5 Questions to Ask Before Hiring Ad Counsel
1. Does Size Matter? Small clients can get lost in big ad agencies. Make sure there is a good fit between your company size and the agency’s size. Don’t assume bigger is better. Why? Read on…
2. Who Will Actually Service Your Account? If you’re a small fish in the agency’s pond, you risk getting shunted off to Johnny Junior Account Executive. At a smaller shop, you are more likely to have principals with more experience handling your business. Often times, agencies parade in the principals to win your business, but you may never see them again if you are one of their smallest accounts. Try to get an approximation of the budget ranges of their current clients, to see how you fit in.
3. Are They Qualified? Since there is no universal licensing or professional standards for advertising practitioners, you need to drill down to learn how much depth and bandwidth the agency has. Ask for the resumes of the principals, check their client references, review their work and determine
how much work they actually perform in-house and how much they outsource. Examine their skill sets and expertise; then decide whether they are one-dimensional or multi-dimensional enough to handle your marketing needs. For example, if they only handle print, outdoor and direct mail, and you
expect to use radio, television and internet, you may want to look elsewhere.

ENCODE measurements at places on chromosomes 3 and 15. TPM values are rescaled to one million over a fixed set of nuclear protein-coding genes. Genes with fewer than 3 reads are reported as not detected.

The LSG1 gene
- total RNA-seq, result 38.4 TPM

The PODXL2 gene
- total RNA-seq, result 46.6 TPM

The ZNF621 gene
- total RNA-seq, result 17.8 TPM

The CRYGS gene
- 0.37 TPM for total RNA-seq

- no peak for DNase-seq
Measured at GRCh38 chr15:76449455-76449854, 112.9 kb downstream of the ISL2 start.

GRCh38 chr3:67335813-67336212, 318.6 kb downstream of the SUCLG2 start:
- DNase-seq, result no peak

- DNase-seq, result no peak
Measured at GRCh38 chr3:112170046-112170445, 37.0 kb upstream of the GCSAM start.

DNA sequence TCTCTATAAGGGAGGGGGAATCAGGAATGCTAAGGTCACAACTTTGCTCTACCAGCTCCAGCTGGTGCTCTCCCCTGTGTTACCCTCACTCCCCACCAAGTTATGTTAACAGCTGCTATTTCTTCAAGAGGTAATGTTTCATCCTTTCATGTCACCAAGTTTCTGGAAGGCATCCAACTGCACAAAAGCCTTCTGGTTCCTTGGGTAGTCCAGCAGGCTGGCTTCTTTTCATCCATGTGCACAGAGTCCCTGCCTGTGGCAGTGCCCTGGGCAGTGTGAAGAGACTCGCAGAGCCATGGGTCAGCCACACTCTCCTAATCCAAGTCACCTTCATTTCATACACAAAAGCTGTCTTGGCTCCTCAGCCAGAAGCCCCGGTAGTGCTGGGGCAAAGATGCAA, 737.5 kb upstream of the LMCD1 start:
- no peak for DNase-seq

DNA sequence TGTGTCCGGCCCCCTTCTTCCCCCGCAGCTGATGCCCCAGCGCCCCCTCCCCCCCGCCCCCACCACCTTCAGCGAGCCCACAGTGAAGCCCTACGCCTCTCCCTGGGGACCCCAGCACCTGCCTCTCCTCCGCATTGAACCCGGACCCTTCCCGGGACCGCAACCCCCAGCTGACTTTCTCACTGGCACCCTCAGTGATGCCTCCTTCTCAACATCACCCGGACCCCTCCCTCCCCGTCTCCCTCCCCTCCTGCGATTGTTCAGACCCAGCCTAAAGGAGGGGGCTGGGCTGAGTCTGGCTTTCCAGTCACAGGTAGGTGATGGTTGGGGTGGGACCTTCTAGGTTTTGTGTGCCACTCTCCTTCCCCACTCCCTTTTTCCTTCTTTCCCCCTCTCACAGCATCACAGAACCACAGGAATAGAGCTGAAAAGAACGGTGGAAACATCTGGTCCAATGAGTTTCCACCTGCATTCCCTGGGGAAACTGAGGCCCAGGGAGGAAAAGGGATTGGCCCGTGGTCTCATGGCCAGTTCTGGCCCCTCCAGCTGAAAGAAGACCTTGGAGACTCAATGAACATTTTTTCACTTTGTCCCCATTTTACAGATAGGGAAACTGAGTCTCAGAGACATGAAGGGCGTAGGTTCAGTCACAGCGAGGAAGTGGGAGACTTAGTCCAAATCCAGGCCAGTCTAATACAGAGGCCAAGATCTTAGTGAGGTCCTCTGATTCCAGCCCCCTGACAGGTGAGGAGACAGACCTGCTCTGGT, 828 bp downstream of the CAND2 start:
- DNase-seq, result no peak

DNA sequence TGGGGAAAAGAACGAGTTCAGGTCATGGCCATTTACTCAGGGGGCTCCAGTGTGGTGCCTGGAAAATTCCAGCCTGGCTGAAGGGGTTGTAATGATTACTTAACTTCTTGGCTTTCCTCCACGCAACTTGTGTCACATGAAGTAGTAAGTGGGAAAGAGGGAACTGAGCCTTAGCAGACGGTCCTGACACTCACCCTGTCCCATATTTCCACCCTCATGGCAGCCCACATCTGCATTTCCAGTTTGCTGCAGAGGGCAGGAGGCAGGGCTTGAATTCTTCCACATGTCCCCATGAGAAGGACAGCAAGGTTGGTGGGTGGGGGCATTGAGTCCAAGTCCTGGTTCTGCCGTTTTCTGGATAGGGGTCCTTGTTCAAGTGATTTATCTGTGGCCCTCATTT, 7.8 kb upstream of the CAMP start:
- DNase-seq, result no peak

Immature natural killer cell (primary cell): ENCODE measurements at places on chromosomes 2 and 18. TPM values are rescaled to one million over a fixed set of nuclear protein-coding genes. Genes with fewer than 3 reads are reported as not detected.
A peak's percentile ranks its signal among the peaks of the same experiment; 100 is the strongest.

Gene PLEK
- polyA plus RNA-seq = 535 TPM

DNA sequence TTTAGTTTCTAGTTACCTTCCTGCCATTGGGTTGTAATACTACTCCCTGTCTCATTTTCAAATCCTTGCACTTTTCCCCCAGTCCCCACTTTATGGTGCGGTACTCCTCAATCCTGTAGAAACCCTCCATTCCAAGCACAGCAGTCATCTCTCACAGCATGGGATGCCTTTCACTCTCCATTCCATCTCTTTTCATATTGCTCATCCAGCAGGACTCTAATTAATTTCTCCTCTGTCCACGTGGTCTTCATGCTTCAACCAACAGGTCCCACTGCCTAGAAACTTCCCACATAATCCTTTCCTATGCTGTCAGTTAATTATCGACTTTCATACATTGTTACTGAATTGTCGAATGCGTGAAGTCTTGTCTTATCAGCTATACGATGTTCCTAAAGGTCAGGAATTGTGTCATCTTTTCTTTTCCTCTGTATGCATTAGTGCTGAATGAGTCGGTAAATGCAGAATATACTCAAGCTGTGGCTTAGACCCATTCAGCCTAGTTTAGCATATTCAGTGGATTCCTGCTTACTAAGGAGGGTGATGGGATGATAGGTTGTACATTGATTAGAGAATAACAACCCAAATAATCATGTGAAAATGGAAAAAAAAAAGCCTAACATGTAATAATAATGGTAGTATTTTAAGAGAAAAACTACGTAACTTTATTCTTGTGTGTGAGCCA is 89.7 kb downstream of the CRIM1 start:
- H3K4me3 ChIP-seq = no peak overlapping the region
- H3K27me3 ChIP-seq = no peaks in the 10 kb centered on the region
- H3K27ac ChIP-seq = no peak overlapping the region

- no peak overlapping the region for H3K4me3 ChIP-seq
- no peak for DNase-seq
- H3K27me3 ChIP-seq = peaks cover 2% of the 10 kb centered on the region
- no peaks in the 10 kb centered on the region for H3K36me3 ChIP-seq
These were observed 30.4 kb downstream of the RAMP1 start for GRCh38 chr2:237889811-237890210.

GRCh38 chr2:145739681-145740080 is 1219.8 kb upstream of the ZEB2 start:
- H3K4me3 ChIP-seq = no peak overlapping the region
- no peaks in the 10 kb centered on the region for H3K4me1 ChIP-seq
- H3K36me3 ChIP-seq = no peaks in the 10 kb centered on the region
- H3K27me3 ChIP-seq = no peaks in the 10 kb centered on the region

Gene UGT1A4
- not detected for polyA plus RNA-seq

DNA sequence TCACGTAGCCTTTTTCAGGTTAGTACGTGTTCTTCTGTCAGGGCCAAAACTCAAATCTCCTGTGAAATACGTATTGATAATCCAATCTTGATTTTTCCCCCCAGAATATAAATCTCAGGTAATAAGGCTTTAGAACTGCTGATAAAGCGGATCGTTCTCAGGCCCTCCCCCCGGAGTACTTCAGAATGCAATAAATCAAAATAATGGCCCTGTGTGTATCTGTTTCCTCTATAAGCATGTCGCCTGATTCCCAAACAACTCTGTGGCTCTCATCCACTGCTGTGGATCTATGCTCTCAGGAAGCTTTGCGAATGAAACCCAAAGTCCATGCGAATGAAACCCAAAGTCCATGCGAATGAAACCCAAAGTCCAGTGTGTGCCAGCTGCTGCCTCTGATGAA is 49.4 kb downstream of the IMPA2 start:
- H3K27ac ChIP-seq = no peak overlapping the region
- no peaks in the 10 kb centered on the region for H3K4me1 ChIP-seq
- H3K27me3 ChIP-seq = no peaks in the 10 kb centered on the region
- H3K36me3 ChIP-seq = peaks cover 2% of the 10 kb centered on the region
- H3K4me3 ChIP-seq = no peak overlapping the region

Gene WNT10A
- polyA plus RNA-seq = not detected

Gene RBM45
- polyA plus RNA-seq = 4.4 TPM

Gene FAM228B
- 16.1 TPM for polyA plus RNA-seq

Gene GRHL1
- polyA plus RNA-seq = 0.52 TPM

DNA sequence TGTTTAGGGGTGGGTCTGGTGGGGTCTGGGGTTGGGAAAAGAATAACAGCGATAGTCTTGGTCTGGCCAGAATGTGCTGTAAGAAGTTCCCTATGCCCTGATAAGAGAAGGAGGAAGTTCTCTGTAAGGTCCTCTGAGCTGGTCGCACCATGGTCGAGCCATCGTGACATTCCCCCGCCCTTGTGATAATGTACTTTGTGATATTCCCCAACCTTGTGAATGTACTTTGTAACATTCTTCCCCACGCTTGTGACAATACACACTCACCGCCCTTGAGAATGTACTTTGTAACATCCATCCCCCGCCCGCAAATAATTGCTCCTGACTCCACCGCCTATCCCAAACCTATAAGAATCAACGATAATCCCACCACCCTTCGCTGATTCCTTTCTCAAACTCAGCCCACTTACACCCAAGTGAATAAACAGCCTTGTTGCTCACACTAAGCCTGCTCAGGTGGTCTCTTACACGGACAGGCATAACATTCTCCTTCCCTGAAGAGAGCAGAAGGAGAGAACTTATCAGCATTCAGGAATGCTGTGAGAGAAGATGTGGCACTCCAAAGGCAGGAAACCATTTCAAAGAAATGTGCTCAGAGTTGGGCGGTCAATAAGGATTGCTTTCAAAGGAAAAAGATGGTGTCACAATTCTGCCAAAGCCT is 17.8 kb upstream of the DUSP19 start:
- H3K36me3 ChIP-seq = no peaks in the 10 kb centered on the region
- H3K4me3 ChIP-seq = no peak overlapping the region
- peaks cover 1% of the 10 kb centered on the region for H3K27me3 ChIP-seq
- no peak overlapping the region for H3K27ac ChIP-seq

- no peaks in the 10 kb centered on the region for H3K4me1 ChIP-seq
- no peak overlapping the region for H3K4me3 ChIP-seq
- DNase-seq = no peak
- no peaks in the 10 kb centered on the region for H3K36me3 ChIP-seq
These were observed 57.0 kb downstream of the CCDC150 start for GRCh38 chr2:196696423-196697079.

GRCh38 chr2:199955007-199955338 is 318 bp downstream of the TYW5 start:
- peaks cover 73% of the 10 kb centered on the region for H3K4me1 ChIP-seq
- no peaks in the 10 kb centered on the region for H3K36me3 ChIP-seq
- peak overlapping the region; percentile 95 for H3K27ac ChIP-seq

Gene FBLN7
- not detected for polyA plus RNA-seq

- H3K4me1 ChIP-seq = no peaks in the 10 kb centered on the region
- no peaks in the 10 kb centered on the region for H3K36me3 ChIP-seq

4. Do They Have A Proven Track Record of Results? Forget the wall full of awards! Campaigns that win contests don’t necessarily drive traffic and sales. You want to know that they can produce a better return on your ad-vertising investment than you could have achieved yourself. They should, in essence, make you money—not cost you money.
5. How Much Of Your Budget Goes to Creative vs. Media? If too many of your dollars are spent to produce your ad campaign, not enough will be devoted to deploying it. If your message doesn’t get enough exposure, no matter how well crafted it is and how beautifully it is presented, it simply will not produce the intended results. A good rule of thumb: at a minimum, 80% of your ad dollars should be invested in media—generally, no more than 20% should go to producing the ads.
Share This Article:
About Barry Cohen
Barry Cohen- has devised effective advertising & PR campaigns for clients all over the U.S. He has been an invited guest speaker at trade shows and conferences from coast to coast. He has written guest articles for trade and business journals in the U.S. and overseas, and has been featured in: Radio Ink, Radio Business…